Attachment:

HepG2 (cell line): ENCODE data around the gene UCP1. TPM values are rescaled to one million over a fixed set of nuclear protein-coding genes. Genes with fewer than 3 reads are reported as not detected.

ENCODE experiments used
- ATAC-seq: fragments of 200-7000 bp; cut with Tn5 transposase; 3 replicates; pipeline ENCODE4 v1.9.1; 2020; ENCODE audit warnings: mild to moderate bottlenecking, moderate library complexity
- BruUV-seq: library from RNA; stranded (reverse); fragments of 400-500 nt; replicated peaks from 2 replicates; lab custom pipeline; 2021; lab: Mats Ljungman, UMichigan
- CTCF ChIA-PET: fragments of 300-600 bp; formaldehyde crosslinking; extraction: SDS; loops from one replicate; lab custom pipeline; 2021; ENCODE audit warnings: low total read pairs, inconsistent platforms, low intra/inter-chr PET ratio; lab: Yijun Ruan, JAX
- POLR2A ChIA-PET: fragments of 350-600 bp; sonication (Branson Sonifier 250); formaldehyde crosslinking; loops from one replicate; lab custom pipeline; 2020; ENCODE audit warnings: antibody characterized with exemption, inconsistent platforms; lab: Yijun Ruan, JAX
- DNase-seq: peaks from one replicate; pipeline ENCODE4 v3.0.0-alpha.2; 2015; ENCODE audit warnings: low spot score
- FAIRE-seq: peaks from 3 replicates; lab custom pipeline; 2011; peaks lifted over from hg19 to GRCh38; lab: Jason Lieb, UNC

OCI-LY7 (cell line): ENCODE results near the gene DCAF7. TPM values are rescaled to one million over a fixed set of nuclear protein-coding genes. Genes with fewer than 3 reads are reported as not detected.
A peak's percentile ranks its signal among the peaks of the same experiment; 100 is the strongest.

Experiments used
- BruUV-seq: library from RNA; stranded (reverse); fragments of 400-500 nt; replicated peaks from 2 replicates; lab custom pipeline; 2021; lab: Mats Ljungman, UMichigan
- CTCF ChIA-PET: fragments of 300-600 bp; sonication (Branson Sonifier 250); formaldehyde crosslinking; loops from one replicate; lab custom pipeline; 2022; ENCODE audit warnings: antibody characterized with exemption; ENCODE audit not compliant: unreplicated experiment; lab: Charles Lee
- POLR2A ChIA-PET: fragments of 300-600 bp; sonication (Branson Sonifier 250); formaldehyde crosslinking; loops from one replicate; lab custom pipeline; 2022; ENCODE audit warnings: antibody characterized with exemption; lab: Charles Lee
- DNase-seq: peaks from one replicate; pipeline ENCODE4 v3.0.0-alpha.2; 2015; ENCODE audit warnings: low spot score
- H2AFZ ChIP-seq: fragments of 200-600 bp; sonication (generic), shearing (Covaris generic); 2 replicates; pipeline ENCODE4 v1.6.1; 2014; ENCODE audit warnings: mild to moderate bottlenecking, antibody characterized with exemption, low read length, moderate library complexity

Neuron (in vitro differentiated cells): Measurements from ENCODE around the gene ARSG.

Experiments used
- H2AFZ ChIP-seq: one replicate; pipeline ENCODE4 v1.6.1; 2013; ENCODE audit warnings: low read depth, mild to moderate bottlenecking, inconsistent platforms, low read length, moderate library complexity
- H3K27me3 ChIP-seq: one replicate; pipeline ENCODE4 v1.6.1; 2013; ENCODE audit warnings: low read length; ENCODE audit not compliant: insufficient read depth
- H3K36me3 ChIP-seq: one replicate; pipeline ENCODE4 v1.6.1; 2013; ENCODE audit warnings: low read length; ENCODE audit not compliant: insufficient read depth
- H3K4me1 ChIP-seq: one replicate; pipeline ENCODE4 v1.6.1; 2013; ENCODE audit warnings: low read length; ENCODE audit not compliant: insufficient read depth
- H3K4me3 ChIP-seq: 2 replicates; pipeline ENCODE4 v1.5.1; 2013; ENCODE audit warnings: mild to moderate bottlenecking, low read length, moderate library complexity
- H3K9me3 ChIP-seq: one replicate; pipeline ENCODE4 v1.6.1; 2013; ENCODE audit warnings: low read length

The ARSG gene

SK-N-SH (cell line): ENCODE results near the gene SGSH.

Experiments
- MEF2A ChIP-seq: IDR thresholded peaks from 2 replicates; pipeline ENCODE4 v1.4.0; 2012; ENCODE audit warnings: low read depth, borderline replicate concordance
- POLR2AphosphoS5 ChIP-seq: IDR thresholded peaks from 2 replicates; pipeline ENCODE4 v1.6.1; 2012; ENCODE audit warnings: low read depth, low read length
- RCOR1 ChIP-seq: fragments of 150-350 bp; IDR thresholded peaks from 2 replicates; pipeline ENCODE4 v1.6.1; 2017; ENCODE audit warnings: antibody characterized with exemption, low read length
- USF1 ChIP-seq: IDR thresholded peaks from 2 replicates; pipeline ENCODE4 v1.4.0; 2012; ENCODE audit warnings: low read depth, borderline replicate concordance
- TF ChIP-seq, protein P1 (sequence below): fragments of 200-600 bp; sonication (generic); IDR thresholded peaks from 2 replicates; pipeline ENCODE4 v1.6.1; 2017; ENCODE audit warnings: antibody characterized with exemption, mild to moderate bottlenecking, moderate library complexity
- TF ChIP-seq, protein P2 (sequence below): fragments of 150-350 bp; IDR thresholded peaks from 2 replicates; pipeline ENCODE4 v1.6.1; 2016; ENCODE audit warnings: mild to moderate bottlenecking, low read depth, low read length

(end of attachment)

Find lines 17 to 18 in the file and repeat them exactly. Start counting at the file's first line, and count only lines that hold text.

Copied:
Neuron (in vitro differentiated cells): Measurements from ENCODE around the gene ARSG.

Experiments used